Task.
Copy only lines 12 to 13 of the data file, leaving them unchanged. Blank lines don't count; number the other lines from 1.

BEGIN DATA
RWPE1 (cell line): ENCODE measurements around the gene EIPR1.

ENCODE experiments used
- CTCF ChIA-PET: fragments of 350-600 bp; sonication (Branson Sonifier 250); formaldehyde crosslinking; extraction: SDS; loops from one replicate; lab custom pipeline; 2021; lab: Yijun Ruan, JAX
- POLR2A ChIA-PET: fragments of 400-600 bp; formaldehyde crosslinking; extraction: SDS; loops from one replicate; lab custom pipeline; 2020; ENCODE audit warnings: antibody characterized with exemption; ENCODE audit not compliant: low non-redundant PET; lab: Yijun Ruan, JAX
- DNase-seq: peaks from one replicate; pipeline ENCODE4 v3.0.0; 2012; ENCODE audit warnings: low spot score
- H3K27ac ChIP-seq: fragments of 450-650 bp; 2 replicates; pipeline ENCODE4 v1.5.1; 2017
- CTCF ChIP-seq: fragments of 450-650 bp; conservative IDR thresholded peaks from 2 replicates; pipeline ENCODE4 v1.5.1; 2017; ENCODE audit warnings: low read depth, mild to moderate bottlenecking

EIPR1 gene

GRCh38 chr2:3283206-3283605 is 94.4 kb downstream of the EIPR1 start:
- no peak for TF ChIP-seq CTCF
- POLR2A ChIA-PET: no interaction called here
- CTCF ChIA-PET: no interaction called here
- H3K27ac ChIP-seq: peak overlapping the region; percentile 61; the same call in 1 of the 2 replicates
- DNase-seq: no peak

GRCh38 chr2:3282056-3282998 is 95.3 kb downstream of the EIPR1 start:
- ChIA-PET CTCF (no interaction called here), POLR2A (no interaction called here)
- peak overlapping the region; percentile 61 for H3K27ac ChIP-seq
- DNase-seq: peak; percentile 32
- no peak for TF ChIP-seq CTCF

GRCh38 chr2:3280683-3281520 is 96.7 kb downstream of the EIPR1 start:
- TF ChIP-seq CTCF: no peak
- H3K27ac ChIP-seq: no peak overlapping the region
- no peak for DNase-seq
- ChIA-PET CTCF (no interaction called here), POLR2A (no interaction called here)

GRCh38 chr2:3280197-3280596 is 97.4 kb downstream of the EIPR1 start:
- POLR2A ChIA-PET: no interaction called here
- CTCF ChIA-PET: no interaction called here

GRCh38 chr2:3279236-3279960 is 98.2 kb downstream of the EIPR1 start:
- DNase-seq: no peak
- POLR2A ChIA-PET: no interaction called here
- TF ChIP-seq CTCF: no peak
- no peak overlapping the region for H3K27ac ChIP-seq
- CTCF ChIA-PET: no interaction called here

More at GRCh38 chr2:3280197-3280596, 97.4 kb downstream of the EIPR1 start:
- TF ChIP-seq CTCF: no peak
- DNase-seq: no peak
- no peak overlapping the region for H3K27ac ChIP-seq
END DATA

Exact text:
- CTCF ChIA-PET: no interaction called here
- H3K27ac ChIP-seq: peak overlapping the region; percentile 61; the same call in 1 of the 2 replicates